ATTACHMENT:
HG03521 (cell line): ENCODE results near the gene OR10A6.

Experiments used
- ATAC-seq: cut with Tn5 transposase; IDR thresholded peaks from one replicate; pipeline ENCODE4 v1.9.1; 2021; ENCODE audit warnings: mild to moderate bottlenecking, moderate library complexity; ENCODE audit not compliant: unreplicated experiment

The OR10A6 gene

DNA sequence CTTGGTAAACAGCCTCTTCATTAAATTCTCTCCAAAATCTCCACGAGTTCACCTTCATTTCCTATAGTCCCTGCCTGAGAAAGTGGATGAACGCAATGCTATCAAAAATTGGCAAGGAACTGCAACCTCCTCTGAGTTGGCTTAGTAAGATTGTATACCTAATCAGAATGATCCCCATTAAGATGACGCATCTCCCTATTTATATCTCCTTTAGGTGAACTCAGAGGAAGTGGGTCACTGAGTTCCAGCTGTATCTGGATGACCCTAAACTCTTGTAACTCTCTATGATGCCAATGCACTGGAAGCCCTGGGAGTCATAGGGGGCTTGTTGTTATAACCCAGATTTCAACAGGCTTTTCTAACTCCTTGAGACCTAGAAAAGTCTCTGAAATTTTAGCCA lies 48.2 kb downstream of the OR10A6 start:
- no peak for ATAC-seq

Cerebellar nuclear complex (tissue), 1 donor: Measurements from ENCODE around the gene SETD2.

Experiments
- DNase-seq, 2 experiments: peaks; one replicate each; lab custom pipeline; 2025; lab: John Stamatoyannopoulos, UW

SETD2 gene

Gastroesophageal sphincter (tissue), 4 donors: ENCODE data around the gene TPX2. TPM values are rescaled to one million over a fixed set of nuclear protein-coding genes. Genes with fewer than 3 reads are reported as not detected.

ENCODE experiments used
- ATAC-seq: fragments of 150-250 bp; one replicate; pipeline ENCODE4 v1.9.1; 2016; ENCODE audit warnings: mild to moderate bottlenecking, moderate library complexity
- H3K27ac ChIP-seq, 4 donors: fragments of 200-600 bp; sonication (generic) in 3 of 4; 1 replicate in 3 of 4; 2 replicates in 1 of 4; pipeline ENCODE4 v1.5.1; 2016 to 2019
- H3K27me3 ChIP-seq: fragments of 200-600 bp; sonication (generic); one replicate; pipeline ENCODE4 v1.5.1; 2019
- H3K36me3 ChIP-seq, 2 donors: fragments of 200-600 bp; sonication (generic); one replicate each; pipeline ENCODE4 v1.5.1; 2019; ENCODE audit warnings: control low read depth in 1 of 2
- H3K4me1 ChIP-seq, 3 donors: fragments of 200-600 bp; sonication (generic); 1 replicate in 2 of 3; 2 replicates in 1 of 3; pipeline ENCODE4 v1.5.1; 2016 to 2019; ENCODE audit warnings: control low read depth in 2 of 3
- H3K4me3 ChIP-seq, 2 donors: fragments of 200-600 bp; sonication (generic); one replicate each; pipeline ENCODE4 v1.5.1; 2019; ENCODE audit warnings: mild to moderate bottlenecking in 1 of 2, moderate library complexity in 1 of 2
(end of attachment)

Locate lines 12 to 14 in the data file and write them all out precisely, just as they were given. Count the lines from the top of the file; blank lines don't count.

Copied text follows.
ENCODE experiments used
- ATAC-seq: fragments of 150-250 bp; one replicate; pipeline ENCODE4 v1.9.1; 2016; ENCODE audit warnings: mild to moderate bottlenecking, moderate library complexity
- H3K27ac ChIP-seq, 4 donors: fragments of 200-600 bp; sonication (generic) in 3 of 4; 1 replicate in 3 of 4; 2 replicates in 1 of 4; pipeline ENCODE4 v1.5.1; 2016 to 2019